A divorce requires couples to divide their assets, including their financial assets. While you are dealing with huge life changes, you are also dealing with a huge financial transaction – often the largest one in your life.
In law, we call this process equitable distribution. The goal of the Court in equitable distribution is to provide a fair (“equitable”), though not necessarily equal division of assets at the end of a marriage.
Below, our Virginia divorce attorneys at Slovensky Law explain the steps we take, along with the court, to divide your assets. We believe that if you understand the three-step process, you will have a better case outcome.
Step One: Identify & Classify
The first step is to identify both parties’ assets and debts.
Our team, along with the adverse party, will gather evidence of all of your and your spouse’s assets and debts. It is important not to overlook the debts because they can be divided in equitable distribution. Even if you didn’t know your spouse had credit cards, those debts may be considered in equitable distribution, and you may be responsible for helping pay them back.
The next step is to sort the assets into three categories:
- Marital, and
Separate property is property that belongs just to one spouse; this includes money that the spouse had before the marriage and inheritances (as long as the property didn’t get mixed with marital property).
Marital property includes all assets obtained during the course of the marriage.
Some property can be both separate and marital, in other words, hybrid property. This could be a home or retirement account that belonged to one spouse before marriage but gained value throughout the marriage.
If the financial patterns are complex, we may have to do “tracing” which may or may get a forensic accountant involved to see whether the money came from a marital or separate source. There can be some very complex rules as to whether funds were marital or separate if the finances got mixed together.
The earlier in the process you help your Virginia divorce attorney accurately identify all the debts and assets, the more quickly you can resolve your case.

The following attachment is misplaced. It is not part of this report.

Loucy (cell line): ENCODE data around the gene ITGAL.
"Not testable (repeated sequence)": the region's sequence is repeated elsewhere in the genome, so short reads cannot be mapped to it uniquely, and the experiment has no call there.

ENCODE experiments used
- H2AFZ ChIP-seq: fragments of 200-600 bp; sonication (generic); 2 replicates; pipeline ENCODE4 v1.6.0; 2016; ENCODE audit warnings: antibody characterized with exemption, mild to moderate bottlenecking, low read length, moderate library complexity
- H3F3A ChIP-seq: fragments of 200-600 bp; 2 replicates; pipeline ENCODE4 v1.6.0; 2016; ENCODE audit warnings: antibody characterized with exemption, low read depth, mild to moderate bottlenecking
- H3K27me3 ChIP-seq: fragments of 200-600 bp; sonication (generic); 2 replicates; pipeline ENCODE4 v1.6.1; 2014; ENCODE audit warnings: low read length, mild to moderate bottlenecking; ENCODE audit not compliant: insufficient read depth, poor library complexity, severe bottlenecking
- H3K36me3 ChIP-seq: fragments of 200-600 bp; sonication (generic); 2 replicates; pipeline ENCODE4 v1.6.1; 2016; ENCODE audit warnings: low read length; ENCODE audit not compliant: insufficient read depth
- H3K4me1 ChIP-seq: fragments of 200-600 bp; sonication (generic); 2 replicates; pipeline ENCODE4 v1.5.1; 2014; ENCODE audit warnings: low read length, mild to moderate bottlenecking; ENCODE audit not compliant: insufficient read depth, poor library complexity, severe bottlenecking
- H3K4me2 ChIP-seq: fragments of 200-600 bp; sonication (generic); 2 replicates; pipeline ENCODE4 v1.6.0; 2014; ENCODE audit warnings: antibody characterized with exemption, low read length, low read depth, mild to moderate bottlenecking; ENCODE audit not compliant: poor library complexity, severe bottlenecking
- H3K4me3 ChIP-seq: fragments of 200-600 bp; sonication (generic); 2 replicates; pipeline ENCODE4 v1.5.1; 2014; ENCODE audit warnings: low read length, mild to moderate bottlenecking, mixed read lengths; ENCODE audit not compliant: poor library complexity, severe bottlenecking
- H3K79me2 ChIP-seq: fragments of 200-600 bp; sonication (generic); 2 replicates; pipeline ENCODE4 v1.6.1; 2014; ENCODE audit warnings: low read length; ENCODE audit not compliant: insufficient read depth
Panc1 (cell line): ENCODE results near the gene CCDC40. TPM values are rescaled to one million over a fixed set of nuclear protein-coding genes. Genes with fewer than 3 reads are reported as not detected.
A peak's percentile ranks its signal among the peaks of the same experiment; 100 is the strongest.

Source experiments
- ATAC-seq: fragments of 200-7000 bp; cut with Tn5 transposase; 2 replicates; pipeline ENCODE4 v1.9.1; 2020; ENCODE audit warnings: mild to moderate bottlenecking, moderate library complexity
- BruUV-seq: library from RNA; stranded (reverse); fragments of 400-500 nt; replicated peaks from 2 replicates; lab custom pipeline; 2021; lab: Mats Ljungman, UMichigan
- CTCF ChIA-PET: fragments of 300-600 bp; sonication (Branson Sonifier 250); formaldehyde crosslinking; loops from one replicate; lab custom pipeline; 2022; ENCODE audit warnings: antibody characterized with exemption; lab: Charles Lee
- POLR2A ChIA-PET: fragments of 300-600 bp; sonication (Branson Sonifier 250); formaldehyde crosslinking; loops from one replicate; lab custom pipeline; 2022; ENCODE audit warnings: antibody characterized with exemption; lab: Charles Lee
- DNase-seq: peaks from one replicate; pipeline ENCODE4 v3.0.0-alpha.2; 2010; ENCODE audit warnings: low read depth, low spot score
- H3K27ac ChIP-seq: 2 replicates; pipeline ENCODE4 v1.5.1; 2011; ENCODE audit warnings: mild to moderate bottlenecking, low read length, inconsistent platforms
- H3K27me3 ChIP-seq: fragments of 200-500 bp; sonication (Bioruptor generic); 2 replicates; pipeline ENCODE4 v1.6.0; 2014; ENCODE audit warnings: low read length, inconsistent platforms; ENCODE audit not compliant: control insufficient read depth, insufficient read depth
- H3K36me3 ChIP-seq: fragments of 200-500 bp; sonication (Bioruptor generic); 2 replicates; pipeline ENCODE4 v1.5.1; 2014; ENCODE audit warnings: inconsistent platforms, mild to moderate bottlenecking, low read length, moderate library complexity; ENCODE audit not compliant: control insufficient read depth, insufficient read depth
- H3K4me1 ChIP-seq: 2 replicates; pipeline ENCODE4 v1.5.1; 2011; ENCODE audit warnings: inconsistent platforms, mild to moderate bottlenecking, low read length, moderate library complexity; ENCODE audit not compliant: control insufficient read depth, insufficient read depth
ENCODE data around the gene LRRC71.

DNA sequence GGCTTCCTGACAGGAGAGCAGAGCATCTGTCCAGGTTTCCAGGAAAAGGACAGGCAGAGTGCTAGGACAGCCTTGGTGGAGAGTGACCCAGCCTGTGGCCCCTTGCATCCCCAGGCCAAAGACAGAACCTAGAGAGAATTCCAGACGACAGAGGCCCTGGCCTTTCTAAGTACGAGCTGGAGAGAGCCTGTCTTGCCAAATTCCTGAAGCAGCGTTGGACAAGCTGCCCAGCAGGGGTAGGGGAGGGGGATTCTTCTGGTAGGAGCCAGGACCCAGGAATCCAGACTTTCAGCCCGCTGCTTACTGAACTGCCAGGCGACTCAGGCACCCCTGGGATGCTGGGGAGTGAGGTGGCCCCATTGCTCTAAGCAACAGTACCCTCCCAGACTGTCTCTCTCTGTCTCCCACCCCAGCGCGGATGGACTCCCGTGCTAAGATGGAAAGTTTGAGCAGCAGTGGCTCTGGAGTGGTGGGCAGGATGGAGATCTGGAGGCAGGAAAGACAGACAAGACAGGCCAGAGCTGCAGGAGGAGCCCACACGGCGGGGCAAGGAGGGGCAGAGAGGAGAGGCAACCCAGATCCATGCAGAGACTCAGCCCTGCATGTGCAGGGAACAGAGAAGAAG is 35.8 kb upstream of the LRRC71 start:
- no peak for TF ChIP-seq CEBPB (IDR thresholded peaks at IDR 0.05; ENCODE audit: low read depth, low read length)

Step Two: Value
Some property is easy to value: credit cards, bank accounts, etc.
Other property is more difficult – houses, businesses, and pensions, for example.
Hybrid property is unique because we have to identify both the marital and the non-marital amount of the property. Through different methods of valuation, we can determine which portions of the hybrid property are separate and which are marital.
Step Three: Division
Next, the court will divide the assets. Many times, the court simply decides to divide the marital property in half between the parties.
However, the court does not have to make an equal division. In fact, the court uses many factors to make its decision, including:
- The ways in which each spouse contributed to the family and assets
- The length of the marriage
- The fault of either party for the end of the marriage
- Tax consequences
- The uses of the property, and
Importantly, the court can also divide marital debts. So, for example, you may come away with a large portion of the retirement savings but also get saddled with the bulk of the mortgage. Usually, debts are just divided in half, but, again, the court has the discretion to decide otherwise. If the debt is attached to an asset, they usually go together to the same person- so if you get the car, you take the attached debt as well.
The value of assets are determined as of the date of the divorce trial. If your case goes to trial, we may need an initial valuation and then another valuation at the time of trial.
If your case requires the division of retirement accounts following the divorce, we will use a particular process to divide them. This process can take quite a while and requires us to work with the retirement plan administrators.
This is a lot of information. But we want you to have an idea of how the law handles your finances in divorce and to be prepared for what will happen throughout the divorce process. Our job is to do our very best to convince the court to give you the best financial outcome possible.